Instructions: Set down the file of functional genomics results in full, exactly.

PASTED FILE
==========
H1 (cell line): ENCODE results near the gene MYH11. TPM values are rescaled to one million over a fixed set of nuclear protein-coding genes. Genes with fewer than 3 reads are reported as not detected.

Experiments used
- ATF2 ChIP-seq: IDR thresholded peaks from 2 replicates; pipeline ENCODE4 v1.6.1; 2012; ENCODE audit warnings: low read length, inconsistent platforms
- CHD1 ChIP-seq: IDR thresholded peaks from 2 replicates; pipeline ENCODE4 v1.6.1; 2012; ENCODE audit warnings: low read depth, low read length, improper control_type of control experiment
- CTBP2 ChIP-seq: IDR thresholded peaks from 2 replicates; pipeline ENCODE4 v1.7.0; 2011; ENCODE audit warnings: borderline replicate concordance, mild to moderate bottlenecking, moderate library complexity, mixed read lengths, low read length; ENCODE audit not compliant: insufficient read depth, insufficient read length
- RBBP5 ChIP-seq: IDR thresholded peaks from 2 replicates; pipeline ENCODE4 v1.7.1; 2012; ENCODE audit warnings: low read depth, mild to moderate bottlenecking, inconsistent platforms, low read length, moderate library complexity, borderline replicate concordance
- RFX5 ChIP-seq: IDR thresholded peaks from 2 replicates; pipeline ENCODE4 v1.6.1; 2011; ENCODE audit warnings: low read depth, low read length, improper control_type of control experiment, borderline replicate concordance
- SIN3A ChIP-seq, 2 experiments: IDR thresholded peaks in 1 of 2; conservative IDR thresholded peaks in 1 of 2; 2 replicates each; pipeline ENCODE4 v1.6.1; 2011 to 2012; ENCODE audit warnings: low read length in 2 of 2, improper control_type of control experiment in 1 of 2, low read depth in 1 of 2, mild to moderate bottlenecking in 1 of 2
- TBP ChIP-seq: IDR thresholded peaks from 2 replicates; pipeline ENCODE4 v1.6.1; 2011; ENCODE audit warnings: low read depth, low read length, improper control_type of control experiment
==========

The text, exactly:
H1 (cell line): ENCODE results near the gene MYH11. TPM values are rescaled to one million over a fixed set of nuclear protein-coding genes. Genes with fewer than 3 reads are reported as not detected.

Experiments used
- ATF2 ChIP-seq: IDR thresholded peaks from 2 replicates; pipeline ENCODE4 v1.6.1; 2012; ENCODE audit warnings: low read length, inconsistent platforms
- CHD1 ChIP-seq: IDR thresholded peaks from 2 replicates; pipeline ENCODE4 v1.6.1; 2012; ENCODE audit warnings: low read depth, low read length, improper control_type of control experiment
- CTBP2 ChIP-seq: IDR thresholded peaks from 2 replicates; pipeline ENCODE4 v1.7.0; 2011; ENCODE audit warnings: borderline replicate concordance, mild to moderate bottlenecking, moderate library complexity, mixed read lengths, low read length; ENCODE audit not compliant: insufficient read depth, insufficient read length
- RBBP5 ChIP-seq: IDR thresholded peaks from 2 replicates; pipeline ENCODE4 v1.7.1; 2012; ENCODE audit warnings: low read depth, mild to moderate bottlenecking, inconsistent platforms, low read length, moderate library complexity, borderline replicate concordance
- RFX5 ChIP-seq: IDR thresholded peaks from 2 replicates; pipeline ENCODE4 v1.6.1; 2011; ENCODE audit warnings: low read depth, low read length, improper control_type of control experiment, borderline replicate concordance
- SIN3A ChIP-seq, 2 experiments: IDR thresholded peaks in 1 of 2; conservative IDR thresholded peaks in 1 of 2; 2 replicates each; pipeline ENCODE4 v1.6.1; 2011 to 2012; ENCODE audit warnings: low read length in 2 of 2, improper control_type of control experiment in 1 of 2, low read depth in 1 of 2, mild to moderate bottlenecking in 1 of 2
- TBP ChIP-seq: IDR thresholded peaks from 2 replicates; pipeline ENCODE4 v1.6.1; 2011; ENCODE audit warnings: low read depth, low read length, improper control_type of control experiment